Most people don’t purposefully shatter their cherished pieces of pottery, but that isn’t always the case in Japanese culture. Adorning broken ceramics with a lacquer mixed with powdered gold is part of a more than 500-year-old Japanese tradition that highlights imperfections rather than hiding them. This not only teaches calm when a cherished piece of pottery breaks; it is a reminder of the beauty of human fragility as well.
In a world that so often prizes youth, perfection and excess, embracing the old and battered may seem strange. But the 15th-Century practice of kintsugi, meaning “to join with gold”, is a reminder to stay optimistic when things fall apart and to celebrate the flaws and missteps of life.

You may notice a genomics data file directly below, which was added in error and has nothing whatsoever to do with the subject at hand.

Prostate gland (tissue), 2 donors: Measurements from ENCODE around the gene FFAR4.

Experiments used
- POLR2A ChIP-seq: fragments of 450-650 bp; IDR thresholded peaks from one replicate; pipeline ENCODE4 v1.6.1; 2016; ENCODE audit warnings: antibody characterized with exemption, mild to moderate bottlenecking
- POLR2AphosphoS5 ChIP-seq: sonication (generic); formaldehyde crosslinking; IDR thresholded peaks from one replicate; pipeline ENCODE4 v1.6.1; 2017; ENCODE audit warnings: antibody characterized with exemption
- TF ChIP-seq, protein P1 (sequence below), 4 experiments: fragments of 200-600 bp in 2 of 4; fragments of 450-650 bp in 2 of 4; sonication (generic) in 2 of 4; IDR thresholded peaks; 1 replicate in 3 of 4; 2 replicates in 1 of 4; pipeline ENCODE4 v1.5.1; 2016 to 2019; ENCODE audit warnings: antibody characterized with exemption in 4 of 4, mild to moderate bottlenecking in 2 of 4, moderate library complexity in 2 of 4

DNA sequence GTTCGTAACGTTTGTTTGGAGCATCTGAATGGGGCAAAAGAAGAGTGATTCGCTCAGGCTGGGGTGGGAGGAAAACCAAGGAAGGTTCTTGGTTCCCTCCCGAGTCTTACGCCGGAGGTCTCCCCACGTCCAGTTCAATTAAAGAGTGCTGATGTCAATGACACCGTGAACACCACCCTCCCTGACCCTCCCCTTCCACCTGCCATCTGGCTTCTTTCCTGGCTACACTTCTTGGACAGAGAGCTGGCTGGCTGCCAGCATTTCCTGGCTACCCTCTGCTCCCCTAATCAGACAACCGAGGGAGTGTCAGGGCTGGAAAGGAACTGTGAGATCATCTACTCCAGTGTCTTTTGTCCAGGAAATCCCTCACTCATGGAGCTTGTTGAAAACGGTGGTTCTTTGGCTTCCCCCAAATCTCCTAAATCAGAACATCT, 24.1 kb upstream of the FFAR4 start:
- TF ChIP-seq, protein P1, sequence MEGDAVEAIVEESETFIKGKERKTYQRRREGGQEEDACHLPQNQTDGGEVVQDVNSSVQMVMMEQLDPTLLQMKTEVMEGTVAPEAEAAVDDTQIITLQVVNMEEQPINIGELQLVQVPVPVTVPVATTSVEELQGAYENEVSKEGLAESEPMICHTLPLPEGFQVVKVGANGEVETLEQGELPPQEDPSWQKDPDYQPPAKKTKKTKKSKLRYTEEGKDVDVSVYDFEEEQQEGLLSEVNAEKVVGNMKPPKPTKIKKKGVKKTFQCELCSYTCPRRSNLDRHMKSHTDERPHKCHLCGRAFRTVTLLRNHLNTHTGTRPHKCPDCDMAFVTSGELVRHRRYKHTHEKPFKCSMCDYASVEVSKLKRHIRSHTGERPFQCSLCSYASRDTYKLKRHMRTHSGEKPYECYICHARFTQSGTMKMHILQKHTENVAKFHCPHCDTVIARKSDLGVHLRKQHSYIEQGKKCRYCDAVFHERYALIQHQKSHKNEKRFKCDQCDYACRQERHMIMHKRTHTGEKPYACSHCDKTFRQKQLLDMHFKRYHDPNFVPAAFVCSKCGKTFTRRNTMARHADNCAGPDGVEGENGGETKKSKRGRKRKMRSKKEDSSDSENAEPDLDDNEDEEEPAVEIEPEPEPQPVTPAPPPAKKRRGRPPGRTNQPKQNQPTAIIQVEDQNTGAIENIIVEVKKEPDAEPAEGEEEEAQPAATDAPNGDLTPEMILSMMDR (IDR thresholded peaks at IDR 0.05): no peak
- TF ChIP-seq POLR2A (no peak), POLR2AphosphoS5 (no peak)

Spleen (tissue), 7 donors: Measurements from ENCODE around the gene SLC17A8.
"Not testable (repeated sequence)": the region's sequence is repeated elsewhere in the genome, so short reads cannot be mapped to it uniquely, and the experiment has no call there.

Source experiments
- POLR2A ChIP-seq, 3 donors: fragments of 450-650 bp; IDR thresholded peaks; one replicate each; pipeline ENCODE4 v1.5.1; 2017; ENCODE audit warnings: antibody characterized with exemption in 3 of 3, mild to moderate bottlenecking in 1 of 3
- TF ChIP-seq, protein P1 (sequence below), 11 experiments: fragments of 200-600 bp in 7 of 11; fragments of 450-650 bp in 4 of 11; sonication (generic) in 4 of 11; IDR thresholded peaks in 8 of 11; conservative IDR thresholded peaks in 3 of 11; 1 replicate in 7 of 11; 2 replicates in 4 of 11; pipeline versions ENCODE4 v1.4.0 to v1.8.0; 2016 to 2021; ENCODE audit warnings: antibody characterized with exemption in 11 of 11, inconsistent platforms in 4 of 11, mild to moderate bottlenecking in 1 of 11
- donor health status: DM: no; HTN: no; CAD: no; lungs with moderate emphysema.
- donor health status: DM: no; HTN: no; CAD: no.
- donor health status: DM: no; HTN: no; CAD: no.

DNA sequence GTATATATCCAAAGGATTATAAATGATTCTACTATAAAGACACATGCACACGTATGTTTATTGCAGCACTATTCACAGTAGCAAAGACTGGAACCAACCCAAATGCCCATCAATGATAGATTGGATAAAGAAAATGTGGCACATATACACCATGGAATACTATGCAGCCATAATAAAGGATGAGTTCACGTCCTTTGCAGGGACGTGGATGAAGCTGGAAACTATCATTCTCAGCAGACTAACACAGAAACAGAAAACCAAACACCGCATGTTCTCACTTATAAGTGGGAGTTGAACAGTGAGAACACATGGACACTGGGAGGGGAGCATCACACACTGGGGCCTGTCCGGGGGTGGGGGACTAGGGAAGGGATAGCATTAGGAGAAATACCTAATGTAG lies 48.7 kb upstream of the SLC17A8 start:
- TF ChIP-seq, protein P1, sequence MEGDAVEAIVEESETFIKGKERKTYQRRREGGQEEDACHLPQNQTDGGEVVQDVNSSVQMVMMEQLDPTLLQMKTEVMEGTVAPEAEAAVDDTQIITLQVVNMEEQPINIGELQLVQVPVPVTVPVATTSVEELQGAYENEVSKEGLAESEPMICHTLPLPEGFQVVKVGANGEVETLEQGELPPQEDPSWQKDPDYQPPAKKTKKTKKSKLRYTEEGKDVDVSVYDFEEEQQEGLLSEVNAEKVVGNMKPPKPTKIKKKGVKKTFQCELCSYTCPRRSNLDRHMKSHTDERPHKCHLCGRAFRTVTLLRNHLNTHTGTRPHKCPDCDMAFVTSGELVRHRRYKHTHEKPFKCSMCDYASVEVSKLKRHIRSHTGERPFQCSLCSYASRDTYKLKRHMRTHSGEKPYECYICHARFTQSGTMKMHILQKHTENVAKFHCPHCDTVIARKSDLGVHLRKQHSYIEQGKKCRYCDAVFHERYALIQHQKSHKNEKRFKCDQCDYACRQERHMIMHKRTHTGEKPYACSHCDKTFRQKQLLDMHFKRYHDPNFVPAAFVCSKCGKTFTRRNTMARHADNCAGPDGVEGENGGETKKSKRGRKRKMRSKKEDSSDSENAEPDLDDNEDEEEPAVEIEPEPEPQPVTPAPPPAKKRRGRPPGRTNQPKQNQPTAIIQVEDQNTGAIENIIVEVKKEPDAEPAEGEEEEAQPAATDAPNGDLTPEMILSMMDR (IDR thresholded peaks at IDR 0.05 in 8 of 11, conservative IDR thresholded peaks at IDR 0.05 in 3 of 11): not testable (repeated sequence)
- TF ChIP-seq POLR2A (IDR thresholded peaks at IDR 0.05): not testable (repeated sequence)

The kintsugi technique is an extension of the Japanese philosophy of wabi-sabi, which sees beauty in the incomplete and value in simplicity. The broken pieces’ gilded restoration usually takes up to three months, as the fragments are carefully glued together with the sap of an indigenous Japanese tree, left to dry for a few weeks and then adorned with gold running along its cracks.
In an age of mass production and quick disposal, learning to accept and celebrate scars and flaws is a powerful lesson in humanity and sustainability.
(Video by Terushi Sho, text by Yasmin El-Beih)
This video is part of BBC Reel’s Ultimate Japan playlist.
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